The structural difference between thermosets and thermoplastics yields some insight into the potential advantages of thermoplastics. Since thermoplastics are not crosslinked, they are inherently much tougher than thermosets. Therefore, they are much more damage tolerant and resistant to low velocity impact damage than the untoughened thermoset resins used in the early to mid-1980s. However, as a result of improved toughening approaches for thermoset resins, primarily with thermoplastic additions to the resin, the thermosets available today exhibit toughness approaching thermoplastic systems.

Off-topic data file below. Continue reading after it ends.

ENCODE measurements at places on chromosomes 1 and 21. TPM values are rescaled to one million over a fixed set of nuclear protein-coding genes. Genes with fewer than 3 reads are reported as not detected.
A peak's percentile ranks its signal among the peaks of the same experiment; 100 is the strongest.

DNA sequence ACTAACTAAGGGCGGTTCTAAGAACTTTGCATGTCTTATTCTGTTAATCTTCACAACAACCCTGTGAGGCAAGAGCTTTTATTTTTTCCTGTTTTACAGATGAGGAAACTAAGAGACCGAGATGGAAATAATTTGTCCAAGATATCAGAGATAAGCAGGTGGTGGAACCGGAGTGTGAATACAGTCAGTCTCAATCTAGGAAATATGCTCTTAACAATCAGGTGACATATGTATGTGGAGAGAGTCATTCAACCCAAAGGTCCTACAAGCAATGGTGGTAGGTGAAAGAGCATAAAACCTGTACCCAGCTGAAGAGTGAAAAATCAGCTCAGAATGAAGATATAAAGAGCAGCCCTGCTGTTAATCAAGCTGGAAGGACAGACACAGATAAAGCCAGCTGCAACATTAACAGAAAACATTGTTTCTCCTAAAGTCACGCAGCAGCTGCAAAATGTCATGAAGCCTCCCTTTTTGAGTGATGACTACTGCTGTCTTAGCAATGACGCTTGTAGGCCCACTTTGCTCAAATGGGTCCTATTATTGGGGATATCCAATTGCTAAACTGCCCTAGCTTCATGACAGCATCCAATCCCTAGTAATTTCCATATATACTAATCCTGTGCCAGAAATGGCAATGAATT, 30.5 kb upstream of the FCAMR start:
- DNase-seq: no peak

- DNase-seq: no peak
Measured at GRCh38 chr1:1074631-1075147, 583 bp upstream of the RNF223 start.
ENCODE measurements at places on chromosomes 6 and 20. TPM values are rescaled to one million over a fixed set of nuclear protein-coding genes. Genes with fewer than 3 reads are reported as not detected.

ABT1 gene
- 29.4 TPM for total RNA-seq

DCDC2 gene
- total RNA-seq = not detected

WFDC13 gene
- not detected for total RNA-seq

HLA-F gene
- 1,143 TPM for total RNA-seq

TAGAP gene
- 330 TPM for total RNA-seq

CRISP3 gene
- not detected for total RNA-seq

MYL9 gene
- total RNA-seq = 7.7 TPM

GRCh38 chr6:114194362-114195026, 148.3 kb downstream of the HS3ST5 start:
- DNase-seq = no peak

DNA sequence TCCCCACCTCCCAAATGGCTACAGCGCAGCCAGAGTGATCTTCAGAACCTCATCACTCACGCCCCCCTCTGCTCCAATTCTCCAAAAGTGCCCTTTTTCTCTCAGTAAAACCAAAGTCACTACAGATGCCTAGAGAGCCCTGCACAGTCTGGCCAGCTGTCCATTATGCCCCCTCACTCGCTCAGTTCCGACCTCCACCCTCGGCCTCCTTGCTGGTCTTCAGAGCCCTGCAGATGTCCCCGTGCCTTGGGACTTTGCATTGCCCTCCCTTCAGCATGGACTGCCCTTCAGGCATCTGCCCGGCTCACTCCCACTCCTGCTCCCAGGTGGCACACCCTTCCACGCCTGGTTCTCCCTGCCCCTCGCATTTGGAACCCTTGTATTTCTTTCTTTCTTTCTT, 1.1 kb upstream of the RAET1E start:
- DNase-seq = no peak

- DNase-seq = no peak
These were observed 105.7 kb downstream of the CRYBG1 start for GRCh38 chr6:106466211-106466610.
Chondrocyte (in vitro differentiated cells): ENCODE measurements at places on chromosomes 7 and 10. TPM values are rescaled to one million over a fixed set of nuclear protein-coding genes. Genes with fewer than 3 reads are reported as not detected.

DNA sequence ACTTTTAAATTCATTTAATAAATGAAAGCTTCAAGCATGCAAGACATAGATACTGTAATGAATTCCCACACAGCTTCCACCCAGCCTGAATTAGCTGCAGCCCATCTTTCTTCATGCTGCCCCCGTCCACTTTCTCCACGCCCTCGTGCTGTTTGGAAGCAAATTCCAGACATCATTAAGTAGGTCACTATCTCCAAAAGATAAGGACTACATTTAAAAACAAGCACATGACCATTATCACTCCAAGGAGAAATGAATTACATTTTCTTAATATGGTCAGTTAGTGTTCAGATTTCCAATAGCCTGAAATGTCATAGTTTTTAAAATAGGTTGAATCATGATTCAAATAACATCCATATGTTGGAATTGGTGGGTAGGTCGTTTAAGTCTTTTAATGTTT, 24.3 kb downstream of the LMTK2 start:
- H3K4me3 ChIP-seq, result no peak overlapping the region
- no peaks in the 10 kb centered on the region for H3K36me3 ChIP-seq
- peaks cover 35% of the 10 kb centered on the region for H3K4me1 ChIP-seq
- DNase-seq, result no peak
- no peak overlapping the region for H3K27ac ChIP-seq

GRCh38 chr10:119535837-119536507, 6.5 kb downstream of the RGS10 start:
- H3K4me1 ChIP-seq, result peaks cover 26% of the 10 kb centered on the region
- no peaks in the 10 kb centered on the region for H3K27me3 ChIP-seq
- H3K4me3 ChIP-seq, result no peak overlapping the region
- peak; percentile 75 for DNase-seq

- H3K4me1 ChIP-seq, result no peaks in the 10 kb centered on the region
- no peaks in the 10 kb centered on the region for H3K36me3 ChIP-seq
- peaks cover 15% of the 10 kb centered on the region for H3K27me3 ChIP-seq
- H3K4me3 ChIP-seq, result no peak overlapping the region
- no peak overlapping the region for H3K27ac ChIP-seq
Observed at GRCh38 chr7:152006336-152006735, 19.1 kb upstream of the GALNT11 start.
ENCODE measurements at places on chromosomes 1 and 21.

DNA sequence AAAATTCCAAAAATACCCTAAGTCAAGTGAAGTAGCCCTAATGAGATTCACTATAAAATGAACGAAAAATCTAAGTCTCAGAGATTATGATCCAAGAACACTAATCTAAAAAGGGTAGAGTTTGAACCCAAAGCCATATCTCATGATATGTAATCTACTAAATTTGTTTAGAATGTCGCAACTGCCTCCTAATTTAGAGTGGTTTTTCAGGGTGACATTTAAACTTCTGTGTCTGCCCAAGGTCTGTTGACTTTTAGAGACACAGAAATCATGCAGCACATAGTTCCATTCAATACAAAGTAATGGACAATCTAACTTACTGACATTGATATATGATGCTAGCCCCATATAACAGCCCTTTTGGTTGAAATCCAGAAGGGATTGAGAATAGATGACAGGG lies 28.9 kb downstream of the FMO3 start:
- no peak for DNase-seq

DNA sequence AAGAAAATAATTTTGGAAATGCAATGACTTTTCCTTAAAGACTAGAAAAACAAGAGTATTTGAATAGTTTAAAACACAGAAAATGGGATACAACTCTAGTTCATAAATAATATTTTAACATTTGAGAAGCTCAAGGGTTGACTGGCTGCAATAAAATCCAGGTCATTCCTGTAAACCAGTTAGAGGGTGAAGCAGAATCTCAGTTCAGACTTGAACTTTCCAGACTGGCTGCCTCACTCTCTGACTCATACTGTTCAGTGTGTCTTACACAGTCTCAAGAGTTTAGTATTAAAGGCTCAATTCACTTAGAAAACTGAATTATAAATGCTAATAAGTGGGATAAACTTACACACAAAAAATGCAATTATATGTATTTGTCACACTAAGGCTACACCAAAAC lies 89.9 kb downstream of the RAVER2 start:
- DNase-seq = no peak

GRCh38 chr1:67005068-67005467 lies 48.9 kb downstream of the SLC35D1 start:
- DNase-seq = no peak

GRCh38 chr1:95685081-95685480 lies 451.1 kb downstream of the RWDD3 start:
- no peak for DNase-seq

Since thermoplastics are fully reacted high molecular weight resins that do not undergo chemical reactions during cure, the processing for these materials is theoretically simpler and faster. Thermoplastics can be consolidated and thermo-formed in minutes (or even seconds), while thermosets require long cures (hours) to build molecular weight and crosslink through chemical reactions. However, since thermoplastics are fully reacted, they contain no tack, and the prepreg is stiff and boardy. In addition, competing thermoset epoxies are usually processed at 250-350° F, while high performance thermoplastics require temperatures in the range of 500-800° F. This greatly complicates the processing operations requiring high temperature autoclaves, or presses, and bagging materials that can withstand the higher processing temperatures. Another advantage of thermoplastic composites involves health and safety issues. Since these materials are fully reacted, there is no danger to the worker from low molecular weight unreacted resin components. In addition, thermoplastic composite prepregs do not require refrigeration, as do thermoset prepregs. They have essentially an infinite shelf life, but may require drying to remove surface moisture prior to processing.